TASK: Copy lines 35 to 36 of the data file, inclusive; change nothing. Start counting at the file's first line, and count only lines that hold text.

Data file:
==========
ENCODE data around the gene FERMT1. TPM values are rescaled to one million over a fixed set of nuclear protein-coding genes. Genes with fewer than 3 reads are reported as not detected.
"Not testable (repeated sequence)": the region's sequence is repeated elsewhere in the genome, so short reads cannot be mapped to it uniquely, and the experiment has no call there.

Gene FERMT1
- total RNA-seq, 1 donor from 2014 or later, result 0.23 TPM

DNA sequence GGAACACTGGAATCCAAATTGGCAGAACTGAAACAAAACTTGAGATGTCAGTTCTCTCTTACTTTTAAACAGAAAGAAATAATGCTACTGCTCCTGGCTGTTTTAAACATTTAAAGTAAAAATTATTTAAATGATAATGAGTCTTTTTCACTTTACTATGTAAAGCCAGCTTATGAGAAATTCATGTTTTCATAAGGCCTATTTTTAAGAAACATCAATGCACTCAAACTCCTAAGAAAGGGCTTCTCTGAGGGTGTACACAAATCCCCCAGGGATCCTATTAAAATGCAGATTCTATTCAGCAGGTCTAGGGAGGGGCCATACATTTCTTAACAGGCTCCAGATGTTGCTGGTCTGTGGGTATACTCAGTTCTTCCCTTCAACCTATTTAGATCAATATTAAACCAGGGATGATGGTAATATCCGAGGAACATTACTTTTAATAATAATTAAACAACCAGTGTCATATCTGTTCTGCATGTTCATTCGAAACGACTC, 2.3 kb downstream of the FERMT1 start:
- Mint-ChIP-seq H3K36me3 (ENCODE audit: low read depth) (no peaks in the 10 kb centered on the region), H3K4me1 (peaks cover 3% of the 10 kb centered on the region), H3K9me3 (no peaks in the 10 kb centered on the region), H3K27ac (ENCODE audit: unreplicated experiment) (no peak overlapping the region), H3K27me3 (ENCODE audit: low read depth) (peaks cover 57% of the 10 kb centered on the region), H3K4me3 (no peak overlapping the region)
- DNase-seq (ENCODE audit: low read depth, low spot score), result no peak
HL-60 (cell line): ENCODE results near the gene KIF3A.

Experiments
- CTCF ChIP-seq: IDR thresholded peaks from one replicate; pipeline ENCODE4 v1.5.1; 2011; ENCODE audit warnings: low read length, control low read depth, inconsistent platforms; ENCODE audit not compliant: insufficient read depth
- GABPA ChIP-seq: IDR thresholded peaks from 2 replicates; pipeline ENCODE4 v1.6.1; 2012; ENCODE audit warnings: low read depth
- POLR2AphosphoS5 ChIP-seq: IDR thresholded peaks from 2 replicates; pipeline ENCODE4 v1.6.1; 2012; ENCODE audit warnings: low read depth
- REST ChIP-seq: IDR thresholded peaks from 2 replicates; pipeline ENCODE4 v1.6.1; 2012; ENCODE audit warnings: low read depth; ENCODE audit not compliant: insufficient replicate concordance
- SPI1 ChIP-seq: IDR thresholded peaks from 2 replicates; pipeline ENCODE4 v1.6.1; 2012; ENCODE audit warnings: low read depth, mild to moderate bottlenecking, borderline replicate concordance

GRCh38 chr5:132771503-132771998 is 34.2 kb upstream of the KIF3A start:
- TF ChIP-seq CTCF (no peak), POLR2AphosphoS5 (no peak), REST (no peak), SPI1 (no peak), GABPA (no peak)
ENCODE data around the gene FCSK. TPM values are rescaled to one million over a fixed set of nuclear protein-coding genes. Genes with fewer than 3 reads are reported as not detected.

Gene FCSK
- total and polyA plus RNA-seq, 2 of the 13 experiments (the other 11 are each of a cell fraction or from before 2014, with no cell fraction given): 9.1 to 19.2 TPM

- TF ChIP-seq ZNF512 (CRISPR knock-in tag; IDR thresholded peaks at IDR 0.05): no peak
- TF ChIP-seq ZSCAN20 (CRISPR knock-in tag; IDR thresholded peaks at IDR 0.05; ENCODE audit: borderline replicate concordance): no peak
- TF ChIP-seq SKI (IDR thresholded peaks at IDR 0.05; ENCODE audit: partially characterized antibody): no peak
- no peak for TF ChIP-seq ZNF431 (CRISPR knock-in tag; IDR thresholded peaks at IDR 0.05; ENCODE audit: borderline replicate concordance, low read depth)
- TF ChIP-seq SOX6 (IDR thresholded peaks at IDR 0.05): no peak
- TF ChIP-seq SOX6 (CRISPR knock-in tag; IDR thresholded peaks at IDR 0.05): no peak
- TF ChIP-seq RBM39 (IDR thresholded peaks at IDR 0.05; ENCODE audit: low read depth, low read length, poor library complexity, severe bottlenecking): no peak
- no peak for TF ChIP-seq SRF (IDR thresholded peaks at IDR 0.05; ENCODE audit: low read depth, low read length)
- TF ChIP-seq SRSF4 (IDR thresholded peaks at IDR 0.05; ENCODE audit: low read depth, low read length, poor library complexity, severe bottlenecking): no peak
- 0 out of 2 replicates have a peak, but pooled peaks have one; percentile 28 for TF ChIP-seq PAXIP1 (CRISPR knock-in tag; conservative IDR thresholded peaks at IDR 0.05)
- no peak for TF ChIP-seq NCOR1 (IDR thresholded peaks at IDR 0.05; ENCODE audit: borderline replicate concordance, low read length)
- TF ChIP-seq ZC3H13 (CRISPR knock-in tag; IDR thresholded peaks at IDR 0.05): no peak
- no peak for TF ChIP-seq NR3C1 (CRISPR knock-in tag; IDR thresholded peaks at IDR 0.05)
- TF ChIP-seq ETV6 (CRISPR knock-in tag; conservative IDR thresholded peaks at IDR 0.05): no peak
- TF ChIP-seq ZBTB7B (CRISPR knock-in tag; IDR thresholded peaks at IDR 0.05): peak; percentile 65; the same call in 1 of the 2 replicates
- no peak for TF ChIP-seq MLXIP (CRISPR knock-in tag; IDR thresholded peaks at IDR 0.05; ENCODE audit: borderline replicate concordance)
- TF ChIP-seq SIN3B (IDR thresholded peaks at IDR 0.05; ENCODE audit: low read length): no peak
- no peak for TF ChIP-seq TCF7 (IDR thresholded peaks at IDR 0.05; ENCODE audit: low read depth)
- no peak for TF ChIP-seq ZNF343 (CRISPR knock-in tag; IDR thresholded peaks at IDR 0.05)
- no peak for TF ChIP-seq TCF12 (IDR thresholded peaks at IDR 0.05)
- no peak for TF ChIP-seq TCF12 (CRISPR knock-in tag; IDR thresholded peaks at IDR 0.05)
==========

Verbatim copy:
- no peak for TF ChIP-seq MLXIP (CRISPR knock-in tag; IDR thresholded peaks at IDR 0.05; ENCODE audit: borderline replicate concordance)
- TF ChIP-seq SIN3B (IDR thresholded peaks at IDR 0.05; ENCODE audit: low read length): no peak